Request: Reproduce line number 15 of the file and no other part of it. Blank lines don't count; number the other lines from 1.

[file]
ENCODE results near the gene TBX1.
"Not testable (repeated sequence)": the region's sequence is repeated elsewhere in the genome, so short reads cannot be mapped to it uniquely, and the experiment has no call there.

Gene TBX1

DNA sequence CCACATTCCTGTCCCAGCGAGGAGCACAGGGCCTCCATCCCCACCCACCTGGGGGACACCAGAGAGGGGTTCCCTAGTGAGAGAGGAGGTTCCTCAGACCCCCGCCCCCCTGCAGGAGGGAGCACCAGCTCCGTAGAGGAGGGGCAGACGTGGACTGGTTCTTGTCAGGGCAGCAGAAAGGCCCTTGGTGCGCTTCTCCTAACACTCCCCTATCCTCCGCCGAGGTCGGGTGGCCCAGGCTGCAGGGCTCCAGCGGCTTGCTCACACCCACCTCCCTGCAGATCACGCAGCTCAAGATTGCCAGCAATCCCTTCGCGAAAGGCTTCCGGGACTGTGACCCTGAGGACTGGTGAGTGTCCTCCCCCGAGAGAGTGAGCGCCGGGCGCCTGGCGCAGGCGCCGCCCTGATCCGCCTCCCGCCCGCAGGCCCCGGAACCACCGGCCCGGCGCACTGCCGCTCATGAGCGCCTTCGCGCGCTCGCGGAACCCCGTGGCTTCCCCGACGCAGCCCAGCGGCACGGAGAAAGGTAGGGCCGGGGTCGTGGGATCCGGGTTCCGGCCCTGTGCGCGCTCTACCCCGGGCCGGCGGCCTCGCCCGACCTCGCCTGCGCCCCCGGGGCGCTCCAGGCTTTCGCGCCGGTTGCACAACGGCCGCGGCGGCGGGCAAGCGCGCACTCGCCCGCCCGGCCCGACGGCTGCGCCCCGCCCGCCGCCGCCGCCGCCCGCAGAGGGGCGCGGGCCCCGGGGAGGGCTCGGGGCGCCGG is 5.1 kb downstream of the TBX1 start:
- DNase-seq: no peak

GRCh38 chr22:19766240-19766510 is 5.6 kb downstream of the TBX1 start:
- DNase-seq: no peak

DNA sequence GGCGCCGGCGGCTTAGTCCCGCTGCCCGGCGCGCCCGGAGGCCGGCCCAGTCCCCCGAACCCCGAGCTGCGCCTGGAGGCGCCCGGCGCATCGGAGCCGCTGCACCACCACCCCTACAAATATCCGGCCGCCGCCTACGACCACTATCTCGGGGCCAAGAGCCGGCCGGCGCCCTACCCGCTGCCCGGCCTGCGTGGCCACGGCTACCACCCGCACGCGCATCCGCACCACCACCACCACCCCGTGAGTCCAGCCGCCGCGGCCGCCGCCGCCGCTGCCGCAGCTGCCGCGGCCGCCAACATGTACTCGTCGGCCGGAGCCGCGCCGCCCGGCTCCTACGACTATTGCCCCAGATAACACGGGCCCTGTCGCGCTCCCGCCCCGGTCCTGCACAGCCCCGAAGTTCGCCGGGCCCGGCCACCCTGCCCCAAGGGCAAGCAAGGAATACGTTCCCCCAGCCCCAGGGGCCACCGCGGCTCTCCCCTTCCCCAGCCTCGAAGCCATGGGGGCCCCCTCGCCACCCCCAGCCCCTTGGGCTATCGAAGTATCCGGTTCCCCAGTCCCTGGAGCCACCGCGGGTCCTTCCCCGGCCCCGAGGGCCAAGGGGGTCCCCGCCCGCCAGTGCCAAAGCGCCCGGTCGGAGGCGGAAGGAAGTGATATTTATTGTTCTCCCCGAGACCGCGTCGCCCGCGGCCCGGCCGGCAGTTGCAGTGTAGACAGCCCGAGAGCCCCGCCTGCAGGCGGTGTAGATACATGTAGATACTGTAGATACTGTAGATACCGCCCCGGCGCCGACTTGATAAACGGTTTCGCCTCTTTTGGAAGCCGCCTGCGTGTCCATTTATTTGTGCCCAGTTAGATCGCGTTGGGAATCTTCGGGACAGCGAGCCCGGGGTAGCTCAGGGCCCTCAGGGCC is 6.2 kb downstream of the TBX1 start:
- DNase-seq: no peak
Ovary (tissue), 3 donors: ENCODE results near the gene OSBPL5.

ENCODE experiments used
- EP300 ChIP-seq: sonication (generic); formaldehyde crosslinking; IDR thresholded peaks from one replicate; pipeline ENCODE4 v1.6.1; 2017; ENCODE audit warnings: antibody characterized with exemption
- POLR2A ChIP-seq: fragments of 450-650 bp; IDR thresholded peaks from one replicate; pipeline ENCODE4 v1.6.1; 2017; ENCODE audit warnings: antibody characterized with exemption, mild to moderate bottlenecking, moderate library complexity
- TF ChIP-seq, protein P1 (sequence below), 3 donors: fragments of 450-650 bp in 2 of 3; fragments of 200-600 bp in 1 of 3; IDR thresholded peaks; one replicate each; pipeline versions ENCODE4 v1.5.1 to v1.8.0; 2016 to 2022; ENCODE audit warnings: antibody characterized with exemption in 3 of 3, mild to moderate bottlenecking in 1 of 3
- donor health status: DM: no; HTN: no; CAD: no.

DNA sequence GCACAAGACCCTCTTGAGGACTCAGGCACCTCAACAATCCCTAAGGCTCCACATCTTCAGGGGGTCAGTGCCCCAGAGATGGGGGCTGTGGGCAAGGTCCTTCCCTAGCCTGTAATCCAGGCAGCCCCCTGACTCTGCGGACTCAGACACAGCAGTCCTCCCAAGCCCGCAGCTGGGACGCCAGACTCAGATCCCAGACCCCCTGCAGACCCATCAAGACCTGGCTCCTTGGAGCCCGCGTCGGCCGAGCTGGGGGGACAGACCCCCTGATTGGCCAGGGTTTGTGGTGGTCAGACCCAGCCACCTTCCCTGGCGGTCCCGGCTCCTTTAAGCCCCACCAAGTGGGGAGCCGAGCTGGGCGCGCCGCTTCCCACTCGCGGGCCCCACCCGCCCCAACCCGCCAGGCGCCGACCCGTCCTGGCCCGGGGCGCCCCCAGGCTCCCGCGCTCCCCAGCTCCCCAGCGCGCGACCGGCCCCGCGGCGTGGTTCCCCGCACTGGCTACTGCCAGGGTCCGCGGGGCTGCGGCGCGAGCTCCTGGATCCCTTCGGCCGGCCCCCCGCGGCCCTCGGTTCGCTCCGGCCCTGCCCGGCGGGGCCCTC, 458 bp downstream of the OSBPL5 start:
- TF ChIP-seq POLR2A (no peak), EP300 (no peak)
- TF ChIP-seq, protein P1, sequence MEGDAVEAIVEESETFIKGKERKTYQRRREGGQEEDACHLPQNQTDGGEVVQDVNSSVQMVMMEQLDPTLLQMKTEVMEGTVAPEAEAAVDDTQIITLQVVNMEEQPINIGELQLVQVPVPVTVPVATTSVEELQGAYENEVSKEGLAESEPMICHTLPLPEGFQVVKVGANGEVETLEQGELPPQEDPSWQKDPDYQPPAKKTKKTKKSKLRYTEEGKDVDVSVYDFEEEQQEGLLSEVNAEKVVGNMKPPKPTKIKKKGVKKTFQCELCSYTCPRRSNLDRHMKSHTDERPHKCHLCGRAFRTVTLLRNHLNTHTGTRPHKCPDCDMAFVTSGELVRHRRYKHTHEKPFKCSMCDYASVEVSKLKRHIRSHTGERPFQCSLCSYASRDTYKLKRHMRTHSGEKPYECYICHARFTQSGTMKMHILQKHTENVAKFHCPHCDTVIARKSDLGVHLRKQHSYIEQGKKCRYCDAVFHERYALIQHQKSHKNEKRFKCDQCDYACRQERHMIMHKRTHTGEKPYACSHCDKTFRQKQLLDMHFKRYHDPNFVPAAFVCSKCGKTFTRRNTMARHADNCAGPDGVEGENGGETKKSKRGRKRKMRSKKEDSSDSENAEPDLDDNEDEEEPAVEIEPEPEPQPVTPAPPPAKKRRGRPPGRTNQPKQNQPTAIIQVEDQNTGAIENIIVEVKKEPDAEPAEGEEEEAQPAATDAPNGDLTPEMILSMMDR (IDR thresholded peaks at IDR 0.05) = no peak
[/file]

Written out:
- donor health status: DM: no; HTN: no; CAD: no.